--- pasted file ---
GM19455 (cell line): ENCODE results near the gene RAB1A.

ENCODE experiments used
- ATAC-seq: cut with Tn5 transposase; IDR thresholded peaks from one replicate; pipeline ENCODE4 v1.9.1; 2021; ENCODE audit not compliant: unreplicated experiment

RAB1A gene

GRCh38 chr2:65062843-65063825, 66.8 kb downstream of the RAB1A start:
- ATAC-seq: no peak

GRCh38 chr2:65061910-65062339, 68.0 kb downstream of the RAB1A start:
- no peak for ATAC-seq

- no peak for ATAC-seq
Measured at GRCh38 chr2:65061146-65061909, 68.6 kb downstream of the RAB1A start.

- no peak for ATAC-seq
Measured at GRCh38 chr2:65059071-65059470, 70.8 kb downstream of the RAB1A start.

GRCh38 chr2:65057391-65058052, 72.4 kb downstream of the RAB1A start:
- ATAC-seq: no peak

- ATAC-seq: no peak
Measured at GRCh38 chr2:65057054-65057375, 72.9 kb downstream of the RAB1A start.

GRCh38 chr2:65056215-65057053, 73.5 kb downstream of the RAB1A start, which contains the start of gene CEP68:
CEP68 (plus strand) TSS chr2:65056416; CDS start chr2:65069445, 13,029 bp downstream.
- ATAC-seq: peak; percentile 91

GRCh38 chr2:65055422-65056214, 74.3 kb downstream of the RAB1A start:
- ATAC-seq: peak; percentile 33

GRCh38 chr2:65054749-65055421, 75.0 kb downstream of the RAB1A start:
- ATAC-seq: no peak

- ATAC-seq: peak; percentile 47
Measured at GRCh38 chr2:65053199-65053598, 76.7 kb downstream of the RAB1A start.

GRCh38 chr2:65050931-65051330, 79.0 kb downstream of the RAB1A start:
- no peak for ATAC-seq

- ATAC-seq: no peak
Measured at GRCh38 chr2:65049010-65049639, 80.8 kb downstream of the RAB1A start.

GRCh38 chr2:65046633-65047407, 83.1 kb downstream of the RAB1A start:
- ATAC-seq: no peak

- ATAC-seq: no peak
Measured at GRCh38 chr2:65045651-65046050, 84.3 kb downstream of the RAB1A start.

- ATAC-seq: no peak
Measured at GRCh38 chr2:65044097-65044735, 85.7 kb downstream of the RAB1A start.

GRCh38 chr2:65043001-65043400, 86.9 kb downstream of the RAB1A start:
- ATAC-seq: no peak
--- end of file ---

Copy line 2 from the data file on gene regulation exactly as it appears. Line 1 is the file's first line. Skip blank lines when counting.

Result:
ENCODE experiments used